In my Developmental Writing course, I'm going over all those fundamentals you would think were firmly embedded in every kid at around fourth grade. You'd think that, but you'd be wrong. I can draw up a roster of about 60 young adults over a one-year period who would be willing to confirm for you that they did not, in fact, get the essentials of writing early in their academic careers. Forget the complicated stuff, like when or where to use a semicolon (hell, even I have trouble with that one), or whether or not it is OK to end a sentence with a preposition. These folks couldn't define "preposition" to save their lives. In fact, they didn't even have a working definition of "sentence."

Now I'm being a little harsh here, I think. First of all, most people don't have a definition for "sentence" at the ready. We know what a sentence is, when we see it, but if we had to describe it there would be a bit of stumbling as we came up with the right words. Try it. Do you have a definition of your own? Probably not. And if you do, kudos.

But for the purposes of my course, here is the definition I give them:

A sentence is a group of words that expresses a complete thought.

That's it. Simple, right? Elegant, even.

OK, we start there. And believe it or not, that's most of DAY 1 of this course. Defining what a sentence is, and getting that definition stuck in the heads of the students, is a full day's worth of work.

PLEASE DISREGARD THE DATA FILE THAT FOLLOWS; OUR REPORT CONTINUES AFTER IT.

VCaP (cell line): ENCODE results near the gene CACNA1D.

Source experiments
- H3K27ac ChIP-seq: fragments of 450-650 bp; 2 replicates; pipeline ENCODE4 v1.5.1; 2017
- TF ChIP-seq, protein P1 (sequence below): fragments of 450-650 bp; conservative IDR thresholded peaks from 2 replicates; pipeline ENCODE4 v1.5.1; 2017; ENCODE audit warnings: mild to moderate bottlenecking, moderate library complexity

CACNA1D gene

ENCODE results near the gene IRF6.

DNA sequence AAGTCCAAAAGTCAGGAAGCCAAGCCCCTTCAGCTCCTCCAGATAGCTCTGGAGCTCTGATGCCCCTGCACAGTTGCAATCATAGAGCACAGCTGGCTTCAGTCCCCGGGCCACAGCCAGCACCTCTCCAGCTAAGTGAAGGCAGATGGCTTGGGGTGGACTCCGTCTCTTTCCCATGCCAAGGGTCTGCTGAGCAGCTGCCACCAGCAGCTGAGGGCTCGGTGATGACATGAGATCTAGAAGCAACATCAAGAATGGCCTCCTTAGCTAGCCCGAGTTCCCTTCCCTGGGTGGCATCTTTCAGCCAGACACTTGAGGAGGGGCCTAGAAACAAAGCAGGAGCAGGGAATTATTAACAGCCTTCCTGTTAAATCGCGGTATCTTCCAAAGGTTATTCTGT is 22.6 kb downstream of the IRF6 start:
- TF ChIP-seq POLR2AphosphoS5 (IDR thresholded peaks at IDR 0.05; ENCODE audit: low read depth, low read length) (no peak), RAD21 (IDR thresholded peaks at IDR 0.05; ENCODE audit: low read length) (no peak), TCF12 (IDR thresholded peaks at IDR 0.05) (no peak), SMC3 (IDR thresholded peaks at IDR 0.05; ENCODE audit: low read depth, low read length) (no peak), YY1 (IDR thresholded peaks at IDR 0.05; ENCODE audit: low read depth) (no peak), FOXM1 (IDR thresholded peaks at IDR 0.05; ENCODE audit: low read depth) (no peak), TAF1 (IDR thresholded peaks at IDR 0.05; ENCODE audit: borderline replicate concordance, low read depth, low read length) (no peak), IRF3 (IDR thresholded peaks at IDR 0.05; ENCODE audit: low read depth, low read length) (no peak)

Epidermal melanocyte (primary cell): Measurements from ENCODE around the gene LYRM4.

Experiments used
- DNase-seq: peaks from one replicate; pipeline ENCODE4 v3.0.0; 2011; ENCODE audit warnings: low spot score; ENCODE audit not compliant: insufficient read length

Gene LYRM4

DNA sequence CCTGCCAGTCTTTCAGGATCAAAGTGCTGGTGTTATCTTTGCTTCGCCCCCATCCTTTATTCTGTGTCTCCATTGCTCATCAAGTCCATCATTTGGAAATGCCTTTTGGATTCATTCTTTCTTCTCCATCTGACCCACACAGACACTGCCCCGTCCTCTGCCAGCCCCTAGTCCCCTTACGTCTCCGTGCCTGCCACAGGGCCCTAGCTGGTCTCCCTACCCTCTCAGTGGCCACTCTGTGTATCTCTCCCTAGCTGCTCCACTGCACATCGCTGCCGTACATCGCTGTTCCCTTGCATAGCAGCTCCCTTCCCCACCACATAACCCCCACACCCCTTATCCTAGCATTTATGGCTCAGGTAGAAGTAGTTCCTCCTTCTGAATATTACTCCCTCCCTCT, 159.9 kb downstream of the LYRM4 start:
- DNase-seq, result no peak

To be fair, I do go a little further than that definition. For example, I will add, "A sentence contains a subject, a verb, and a predicate." At which point, I will have to spend time defining "predicate." And, believe it or not, I will even have to spend some time defining "subject." For some reason, "verb" gives us no trouble.

From subject, verb, and predicate we typically move on to parts of speech. They known "noun," thank God. And, of course, "verb." I give them an "object" lesson, which more or less goes over well. And then we enter Adjective and Adverb country, and the whole thing goes to hell for a day or two.

In fact, by the time we manage our way into adjectives and adverbs, we are already into at least week two of the course. Somehow the mere act of describing nouns or describing adjectives, verbs, or other adverbs is so complex and intimidating, it can't be learned readily.

The first time I came across this roadblock, it really threw me. I couldn't understand what was happening. This was basic stuff, after all. Very basic. Like atomic structure compared to the complexity of the Universe basic. And yet, somehow, these guys not only missed it the first time around they treated it as unfathomable babbling.

I thought about this for a long time, talking it over with my wife, Kara, and some of my friends. And I think I've figured out at least part of the problem here: These people never learned how to learn.

Here's a funny historic note about our education system: It was originally designed by Plato. Well, more or less. Plato put together an education system that consisted of an elementary education, followed by a secondary, and completed with a university education. His position was that students would get the foundations of learning from their elementary education, and then dig deeper into specific subject matter on general subjects during their secondary education. At the university level, they would specialize more, and choose their particular fields of study, in which they would become experts and professionals (as the terms applied in those days). This setup may sound familiar, since it is the basic model of our current education system, and the most logical way to structure that system.

But somewhere along the way, things kind of fell apart.